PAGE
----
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Pulp at St. Annes Park, Dublin


Is this the way they say the future’s meant to feel? Or just 20,000 people standing in a field? Well, it was both on Friday night as, nearly thirty years after the practically perfect Different Class was released, that future became the present for the thousands of people in St Anne’s Park in Dublin. And this time round we really understood what the feeling was – utter joy that Jarvis Cocker hasn’t changed at all and Pulp with their ‘This is What We Do for an Encore’ tour, delivered exactly what we wanted.

Full of promise from the minute it’s revealed via a big-screen reminder, that this gig, their 525th, is indeed an ‘encore’, something that ‘happens when the crowd makes enough noise to bring the band back to the stage’, we’re soon drawn into a spectacular Bondesque opening as theatrical plush velvet curtains open to a tiered stage, and Jarvis appears, silhouetted against a vast scarlet backdrop and launches into ‘I Spy’. I often see Jarvis’s sartorial choices being compared to that of a nerdy geography teacher which bemuses me.  I hate to disappoint with unsolicited truths but, as someone who works in a school, trust me, there hasn’t been a man that stylish in front of a classroom since Bryan Ferry did a stint in his local comprehensive in the late sixties. Suffice it to say Jarvis looks nothing like a teacher and is, as always, sleek and fabulous in a trademark velvet suit; no small fashion gesture during a high-energy performance on an uncharacteristically hot Dublin evening.

It’s straight into youthful nostalgia for the many of us who are now fully grown, with ‘Disco 2000’ coming next. As per Jarvis’s 90’s invitation, I’d even brought my baby, who, at fourteen, loved the songs, like the hordes of new generation Pulp fans in attendance, through fresh eyes undiluted by memories and the wistful awareness that time’s moved on more quickly that we might have imagined it would when we listened first time round. The crowd passionately singing ‘Let’s all meet up in the Year 2000’, despite the fact many of them hadn’t even been born then, makes it feel like a strange Back to the Future reboot. A scene tinged with sadness of course because the song’s Deborah died tragically young since Pulp last toured more than a decade ago. But we danced and drank and sang anyway because what else can we do?


The more recent, similarly premature, death of Steve Mackey, Pulp’s beloved bassist, added even more poignancy, and ‘Something Changed,’ an apt reflection on the impossibility of ever knowing what the future holds, is made even more moving when Jarvis dedicates it to his late friend. In a tribute Steve would have been proud of, the rest of the band members, joined by various musicians from Jarv Is, the eponymous band Jarvis has fronted since 2017, consistently create the old Pulp sound we’d all come to hear.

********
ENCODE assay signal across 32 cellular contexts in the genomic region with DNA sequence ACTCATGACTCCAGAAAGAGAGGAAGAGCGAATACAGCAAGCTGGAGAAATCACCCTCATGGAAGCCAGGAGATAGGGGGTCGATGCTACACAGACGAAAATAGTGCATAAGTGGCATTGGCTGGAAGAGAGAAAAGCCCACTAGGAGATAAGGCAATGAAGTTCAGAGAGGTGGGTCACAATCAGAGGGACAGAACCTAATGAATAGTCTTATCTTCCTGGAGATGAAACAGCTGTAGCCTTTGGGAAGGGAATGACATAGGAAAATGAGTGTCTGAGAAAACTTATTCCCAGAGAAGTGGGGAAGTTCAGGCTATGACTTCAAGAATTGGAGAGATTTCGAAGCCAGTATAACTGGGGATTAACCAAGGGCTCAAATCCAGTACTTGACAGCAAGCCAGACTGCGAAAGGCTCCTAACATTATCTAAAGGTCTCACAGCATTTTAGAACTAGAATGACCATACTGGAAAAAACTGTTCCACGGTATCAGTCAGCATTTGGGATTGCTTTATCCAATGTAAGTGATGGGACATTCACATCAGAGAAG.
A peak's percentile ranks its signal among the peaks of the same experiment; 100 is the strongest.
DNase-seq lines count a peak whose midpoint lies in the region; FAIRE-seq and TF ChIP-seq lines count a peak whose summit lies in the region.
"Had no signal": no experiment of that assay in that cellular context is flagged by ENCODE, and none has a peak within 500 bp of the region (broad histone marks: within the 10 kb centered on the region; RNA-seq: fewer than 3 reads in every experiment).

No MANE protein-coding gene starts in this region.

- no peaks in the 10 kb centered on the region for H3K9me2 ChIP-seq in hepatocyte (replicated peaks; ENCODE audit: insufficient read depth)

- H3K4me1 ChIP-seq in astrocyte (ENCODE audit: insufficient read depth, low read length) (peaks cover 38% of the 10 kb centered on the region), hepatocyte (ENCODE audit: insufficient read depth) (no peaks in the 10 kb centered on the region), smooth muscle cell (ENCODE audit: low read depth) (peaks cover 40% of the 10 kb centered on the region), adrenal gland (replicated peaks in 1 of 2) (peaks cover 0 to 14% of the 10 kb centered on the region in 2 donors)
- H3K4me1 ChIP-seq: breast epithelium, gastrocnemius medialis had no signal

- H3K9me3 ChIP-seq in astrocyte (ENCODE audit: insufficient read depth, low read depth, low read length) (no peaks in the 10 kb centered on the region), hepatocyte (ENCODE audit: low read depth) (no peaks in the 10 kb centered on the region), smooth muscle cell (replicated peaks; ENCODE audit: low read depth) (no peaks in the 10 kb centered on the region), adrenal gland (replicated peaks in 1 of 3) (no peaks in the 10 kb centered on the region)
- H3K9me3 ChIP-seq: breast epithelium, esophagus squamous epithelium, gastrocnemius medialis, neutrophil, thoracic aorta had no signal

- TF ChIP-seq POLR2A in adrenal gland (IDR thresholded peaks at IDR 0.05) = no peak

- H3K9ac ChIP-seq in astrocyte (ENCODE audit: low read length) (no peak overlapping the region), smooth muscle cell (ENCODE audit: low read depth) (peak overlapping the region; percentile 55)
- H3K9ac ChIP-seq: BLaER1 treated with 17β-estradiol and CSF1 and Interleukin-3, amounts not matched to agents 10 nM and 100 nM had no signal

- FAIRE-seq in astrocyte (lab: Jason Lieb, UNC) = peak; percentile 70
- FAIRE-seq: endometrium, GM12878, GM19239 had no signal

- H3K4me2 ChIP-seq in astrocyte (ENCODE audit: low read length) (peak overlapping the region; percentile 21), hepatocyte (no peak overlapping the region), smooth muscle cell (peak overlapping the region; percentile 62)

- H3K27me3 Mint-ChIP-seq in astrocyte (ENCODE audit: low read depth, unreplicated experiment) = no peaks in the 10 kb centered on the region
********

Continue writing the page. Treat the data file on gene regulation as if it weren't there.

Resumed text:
Despite a stage full of brilliant musicians though, it feels at times like a one-man show because Jarvis Cocker truly is the ultimate frontman extraordinaire. Throwing Starburst into the crowd, making bad attempts to speak Irish, and still gyrating his hips at an age where many are getting theirs replaced, he never fails to impress. The exquisite sleaziness of his onstage persona and lyrics feels even more perfect in the balmy evening setting and it’s hard not to feel young and free and full of nerve-endings, even for those of us who haven’t been young for quite a while. ‘This is Hardcore’ is a perfect example of this and as the stage steps turn red, a huge chandelier appears on the backdrop and Jarvis reclines luxuriously in a large leather armchair it’s like witnessing an English Serge Gainsbourg in all his glory.


While I wasn’t in it, I was delighted at the existence of the ‘Golden Circle’ at the front where those who were prepared to pay more could stand closer to the stage and enjoy more space. I like to imagine Pulp allow this in an ironic way, giving those who don’t really want to live like common people somewhere to go to sing out to the rest of us that they do. And they sing it loudly, just like everyone else, when Pulp treat us to the song itself as their closing encore, accompanied by Richard Hawley who, along with The Orielles, also provided the support for the evening. While ‘Do You Remember the First Time’ and ‘Babies’ brought mass audience participation, ‘Common People’ brings such euphoria that there can’t have been a person there not singing along with the chorus, while the lasers and 3D stage show light up the park in pinks and purples. It’s up there in top gig moments for me.

I’m not sure the future we got feels like Jarvis wanted it to but, despite the evening bringing frequent breaking reports of resignations and arrests among, to quote his own song, “the cunts still running the world,” dancing in a sunny field while listening to songs about life in all its joy, heartbreak, and mundanity was a welcome reminder that there is always fun to be had, even if we’re growing old, the ‘common people’ have things worse than ever, and the year 2000 is long behind us. Steve and Deborah don’t have the privilege of growing old, and Pulp songs remind us that we may as well feel alive while we are alive. Jarvis finishes off with a hopeful ‘We’ll see you again sometime.’ I, for one, can’t wait. Shauna McLaughlin

Photos by Ian Davies